Venezuela’s claim has “no grounds” – British envoy


By Jomo Paul

British High Commissioner, James Gregory Quinn. [iNews' Photo]
British High Commissioner, James Gregory Quinn. [iNews’ Photo]
[] – British High Commissioner to Guyana, James Gregory Quinn has dismissed Venezuela’s most recent claim on Guyana’s oil rich Essequibo Coast, stating that it lacks solid grounds.

Venezuela’s President Nicholas Maduro on May 27 signed a decree that now claims an entire portion of Guyana’s territory into the Atlantic Ocean and includes the Stabroek Block where a significant portion of oil was recently discovered by US oil giant, ExxonMobil.

Guyana’s Government via the Foreign Affairs Ministry has since responded, labelling the most recent claim by Venezuela as a “flagrant violation of International laws,” deeming the decree illegal.

In an invited comment to iNews, Quinn made a similar statement pointing out that “the UK is clear that the Venezuela-Guyana land border is, and should be, as agreed under the 1899 Arbitration Agreement.”

Quinn contended that the 1966 Geneva Agreement did not change that adding “indeed Article V(2) of that agreement states: ‘No new claim, or enlargement of an existing claim, to territorial sovereignty … shall be asserted while this Agreement is in force, nor shall any claim whatsoever be asserted otherwise than in the Mixed Commission.’

Given these international agreements, Quinn says the claim is baseless.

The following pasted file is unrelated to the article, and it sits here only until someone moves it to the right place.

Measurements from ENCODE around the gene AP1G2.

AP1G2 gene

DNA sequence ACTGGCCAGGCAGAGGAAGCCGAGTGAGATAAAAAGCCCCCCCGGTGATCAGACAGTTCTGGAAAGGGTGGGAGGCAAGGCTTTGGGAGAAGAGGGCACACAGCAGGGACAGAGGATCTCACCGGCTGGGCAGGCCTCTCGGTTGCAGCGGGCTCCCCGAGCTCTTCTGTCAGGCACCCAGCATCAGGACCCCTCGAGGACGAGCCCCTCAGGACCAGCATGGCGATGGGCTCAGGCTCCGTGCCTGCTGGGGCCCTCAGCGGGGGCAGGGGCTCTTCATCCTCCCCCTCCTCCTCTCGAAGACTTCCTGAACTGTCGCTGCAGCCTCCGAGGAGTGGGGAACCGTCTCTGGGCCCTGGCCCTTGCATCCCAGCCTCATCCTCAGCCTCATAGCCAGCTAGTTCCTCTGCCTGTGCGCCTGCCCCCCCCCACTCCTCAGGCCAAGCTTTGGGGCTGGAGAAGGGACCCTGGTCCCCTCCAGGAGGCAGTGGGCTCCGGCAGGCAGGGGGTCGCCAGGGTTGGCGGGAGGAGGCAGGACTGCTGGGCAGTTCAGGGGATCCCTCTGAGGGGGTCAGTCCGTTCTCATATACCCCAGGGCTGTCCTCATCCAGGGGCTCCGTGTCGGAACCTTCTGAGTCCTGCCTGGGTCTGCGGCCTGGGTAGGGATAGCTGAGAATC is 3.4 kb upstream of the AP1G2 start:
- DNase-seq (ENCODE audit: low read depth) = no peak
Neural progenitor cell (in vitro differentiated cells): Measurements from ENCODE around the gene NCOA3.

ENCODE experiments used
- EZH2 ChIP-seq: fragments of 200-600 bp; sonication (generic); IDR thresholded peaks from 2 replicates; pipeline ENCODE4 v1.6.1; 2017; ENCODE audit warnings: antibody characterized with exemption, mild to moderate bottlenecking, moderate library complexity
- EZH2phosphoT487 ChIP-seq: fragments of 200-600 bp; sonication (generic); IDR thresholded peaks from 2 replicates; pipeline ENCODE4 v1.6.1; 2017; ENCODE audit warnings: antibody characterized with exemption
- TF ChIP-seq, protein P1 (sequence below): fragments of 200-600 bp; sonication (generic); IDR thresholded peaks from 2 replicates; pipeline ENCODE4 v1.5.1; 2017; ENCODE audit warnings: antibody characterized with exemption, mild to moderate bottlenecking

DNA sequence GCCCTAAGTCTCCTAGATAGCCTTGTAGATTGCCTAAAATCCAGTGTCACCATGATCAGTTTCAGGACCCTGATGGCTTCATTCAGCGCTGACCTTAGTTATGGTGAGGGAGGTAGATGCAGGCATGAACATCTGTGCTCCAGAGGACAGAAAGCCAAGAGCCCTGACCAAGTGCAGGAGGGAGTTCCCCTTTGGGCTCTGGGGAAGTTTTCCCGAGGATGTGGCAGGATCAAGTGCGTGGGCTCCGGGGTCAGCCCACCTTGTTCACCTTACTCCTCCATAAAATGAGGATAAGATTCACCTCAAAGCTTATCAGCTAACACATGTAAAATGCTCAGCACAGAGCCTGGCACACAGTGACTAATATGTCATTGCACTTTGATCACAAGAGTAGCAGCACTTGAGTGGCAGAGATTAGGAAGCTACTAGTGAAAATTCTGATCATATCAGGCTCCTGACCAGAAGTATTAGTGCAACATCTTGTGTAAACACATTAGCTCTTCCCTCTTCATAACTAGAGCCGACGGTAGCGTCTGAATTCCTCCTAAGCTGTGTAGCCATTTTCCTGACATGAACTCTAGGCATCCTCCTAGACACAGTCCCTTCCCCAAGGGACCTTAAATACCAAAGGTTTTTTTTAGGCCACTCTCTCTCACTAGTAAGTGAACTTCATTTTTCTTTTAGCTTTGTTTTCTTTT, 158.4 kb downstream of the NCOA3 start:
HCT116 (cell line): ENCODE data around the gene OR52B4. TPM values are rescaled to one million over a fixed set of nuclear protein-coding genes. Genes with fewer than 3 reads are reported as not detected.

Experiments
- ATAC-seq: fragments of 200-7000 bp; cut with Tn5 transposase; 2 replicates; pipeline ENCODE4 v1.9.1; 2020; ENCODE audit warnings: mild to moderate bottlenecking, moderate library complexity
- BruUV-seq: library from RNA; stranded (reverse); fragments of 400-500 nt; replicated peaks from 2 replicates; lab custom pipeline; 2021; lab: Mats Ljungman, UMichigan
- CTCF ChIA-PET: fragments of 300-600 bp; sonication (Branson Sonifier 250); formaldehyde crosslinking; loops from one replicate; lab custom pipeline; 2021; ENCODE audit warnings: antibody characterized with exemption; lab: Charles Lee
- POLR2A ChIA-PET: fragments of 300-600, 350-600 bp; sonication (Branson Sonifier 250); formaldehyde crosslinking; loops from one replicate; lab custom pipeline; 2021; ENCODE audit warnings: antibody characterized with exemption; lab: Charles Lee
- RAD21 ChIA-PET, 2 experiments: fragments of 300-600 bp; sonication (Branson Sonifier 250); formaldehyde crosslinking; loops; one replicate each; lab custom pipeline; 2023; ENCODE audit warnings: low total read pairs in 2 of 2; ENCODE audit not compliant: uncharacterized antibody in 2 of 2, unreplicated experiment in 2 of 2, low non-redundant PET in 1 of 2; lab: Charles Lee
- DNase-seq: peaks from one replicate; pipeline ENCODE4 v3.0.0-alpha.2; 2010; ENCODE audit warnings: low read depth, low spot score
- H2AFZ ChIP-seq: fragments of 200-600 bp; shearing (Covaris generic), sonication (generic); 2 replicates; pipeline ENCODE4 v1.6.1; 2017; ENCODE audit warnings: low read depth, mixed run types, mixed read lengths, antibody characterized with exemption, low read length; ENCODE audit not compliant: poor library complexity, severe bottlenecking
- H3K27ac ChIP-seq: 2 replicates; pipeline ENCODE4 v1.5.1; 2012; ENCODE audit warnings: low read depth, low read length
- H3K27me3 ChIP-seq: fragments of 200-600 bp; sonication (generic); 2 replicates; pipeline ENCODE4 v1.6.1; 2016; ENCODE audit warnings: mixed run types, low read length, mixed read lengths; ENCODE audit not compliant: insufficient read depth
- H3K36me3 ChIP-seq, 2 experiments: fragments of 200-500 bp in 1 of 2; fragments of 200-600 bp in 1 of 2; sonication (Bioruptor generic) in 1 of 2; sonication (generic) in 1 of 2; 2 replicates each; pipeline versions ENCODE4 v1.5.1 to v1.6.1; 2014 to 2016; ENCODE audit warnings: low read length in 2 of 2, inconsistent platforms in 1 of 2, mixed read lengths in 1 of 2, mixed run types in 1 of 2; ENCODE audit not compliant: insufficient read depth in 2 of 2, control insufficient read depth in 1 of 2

“Connected to this we see no grounds in international law which would justify recent Venezuelan claims to what we consider to be Guyanese territorial waters,” the High Commissioner stated.

The Guyana government in a statement noted that any attempt by Venezuela to impose the decree will be “vigorously resisted” adding that the government will spare no effort to bring the issue to the international limelight.

“The Cooperative Republic of Guyana is concerned that the said decree disregards International Law, constitutes a threat to regional peace and security and breaches the Geneva Agreement of 1966. It is therefore imperative that Venezuela adheres to the principles of International Law in seeking to delineate its maritime boundaries with neighbouring countries pending actual delimitations,” the statement from the government read.




  1. Does Guyana have valid grounds to be awarding oil exploration rights on waters which have not been delimited? There is a Treaty the parties signed to solve the problem, but Guyana just doesn’t want to recognize it, that’s the problem. If Guyana does not want Venezuela to say some waters are theirs, then why is Guyana drawing lines and awarding concessions on waters that she knows can be claimed by Venezuela? It seems that for Guyana this is just a game. Maybe Guyana needs Venezuela to send some battleships to those waters to realize is not nice to draw maritime frontier lines withouth consent from its west neighbor.

  2. Can venesuls afford to explore fof oil in that region this greed need to vanish and venesula need to love his neighbour and offer help

  3. Ref, Venezuela’s Idiotic Rulers’ Gambit.

    Nicholas Maduro is using this so-called claim of Guyana’s territory as a political distraction, from the Internal Economic Crisis facing his people.

    His method is to distract them from the Real Economic Issues.

    And hopefully, buy him some time to come up with some other lie.


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